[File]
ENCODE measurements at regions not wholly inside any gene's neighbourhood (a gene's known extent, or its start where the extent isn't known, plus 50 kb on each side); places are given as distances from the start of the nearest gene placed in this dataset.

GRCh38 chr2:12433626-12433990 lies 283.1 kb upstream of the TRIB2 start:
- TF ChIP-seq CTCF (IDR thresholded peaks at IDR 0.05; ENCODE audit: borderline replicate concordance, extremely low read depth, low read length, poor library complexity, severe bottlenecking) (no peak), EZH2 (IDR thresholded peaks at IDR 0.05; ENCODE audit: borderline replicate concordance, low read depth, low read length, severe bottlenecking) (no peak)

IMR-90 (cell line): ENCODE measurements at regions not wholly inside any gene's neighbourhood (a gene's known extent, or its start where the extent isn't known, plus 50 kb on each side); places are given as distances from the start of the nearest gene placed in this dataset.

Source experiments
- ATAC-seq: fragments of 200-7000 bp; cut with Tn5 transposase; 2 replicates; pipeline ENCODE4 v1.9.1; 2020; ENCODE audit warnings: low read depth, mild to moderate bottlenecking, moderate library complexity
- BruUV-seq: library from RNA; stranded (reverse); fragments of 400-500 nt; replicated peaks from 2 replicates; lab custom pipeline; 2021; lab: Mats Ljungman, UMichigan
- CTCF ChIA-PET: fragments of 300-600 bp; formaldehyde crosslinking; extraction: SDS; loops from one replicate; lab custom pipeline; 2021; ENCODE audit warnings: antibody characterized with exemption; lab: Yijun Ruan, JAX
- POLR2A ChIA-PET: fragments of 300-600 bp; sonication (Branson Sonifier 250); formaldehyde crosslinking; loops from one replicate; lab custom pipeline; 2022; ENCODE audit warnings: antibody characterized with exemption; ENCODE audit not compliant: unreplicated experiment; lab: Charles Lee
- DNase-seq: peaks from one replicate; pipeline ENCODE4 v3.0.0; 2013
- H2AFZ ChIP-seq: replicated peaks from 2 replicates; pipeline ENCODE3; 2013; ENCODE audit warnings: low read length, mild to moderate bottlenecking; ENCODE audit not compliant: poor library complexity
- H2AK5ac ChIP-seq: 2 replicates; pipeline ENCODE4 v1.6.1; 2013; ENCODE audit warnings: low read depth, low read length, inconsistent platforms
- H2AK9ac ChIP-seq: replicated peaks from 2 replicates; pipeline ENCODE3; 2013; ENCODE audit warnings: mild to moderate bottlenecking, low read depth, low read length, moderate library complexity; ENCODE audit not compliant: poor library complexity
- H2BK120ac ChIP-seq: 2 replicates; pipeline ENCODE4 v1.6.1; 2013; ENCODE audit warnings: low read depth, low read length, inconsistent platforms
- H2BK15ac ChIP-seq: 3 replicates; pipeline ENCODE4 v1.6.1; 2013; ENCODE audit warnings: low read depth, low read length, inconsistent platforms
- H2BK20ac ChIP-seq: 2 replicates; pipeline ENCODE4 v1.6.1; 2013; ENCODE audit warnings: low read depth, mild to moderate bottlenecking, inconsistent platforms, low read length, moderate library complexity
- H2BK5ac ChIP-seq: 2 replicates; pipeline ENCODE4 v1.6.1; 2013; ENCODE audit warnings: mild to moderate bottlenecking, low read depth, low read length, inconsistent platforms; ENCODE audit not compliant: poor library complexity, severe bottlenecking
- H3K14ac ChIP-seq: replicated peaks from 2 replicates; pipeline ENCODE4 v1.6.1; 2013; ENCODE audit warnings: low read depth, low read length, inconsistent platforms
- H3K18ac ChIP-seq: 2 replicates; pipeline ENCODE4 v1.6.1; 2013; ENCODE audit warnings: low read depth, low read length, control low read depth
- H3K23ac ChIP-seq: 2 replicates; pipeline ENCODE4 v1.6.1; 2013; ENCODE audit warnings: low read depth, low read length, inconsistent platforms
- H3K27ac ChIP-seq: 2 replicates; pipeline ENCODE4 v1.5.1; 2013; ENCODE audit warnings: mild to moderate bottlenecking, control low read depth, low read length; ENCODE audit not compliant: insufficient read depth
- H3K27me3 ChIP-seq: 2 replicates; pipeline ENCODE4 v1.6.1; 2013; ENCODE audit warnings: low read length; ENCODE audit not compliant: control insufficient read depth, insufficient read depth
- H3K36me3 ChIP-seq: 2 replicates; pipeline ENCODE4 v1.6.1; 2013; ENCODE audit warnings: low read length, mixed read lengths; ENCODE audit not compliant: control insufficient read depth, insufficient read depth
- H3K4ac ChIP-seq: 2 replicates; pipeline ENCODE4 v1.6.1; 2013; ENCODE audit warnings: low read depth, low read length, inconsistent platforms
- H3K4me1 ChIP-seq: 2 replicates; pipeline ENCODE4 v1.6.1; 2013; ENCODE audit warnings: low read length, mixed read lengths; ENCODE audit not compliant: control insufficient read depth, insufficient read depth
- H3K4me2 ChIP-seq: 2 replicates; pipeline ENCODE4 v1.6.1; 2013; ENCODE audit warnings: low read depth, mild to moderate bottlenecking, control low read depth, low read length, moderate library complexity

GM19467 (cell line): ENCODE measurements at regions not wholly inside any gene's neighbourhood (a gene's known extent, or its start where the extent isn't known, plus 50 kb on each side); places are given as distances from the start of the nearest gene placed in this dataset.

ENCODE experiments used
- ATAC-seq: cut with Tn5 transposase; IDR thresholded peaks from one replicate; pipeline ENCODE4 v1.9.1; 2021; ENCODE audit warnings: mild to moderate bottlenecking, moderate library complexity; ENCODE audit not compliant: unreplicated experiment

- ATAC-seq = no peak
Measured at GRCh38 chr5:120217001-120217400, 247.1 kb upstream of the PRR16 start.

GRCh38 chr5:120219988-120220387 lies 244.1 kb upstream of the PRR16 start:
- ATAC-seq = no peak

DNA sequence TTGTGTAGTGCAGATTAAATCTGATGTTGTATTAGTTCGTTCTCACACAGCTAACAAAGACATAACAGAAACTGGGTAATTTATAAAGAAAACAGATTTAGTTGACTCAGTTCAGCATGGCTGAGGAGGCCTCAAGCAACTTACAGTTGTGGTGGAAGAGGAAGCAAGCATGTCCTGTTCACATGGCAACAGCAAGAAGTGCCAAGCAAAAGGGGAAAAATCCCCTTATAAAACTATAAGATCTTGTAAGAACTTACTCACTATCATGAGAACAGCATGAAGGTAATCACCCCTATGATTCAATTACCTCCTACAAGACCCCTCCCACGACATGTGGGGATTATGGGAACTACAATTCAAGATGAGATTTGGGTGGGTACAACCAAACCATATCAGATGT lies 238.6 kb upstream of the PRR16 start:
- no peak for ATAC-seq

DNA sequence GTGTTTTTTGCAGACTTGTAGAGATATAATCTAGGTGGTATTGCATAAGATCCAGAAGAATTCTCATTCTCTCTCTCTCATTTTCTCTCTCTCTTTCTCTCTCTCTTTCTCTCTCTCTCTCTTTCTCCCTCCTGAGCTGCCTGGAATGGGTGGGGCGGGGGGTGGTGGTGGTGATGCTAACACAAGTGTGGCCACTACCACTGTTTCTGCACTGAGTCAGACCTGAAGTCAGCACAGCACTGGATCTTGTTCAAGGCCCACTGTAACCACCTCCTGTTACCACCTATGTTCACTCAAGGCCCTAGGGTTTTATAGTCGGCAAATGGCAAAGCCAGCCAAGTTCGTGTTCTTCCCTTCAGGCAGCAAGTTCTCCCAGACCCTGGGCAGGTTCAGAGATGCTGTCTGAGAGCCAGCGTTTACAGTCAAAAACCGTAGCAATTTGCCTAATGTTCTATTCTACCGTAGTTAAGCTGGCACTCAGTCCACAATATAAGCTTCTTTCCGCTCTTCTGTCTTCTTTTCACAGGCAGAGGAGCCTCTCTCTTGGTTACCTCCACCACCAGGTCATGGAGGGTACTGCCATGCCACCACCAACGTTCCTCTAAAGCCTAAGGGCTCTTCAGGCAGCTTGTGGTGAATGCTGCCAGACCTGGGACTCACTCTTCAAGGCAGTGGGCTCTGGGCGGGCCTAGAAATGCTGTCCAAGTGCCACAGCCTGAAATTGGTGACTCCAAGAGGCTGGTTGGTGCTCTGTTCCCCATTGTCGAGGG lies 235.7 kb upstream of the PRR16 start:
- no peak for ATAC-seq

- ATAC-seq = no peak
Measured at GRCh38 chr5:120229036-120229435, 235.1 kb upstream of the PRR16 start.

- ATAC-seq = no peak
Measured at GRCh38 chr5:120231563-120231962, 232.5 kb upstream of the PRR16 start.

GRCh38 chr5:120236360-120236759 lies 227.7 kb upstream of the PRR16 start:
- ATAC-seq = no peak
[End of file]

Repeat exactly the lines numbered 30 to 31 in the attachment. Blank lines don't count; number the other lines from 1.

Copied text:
- ATAC-seq = no peak
Measured at GRCh38 chr5:120217001-120217400, 247.1 kb upstream of the PRR16 start.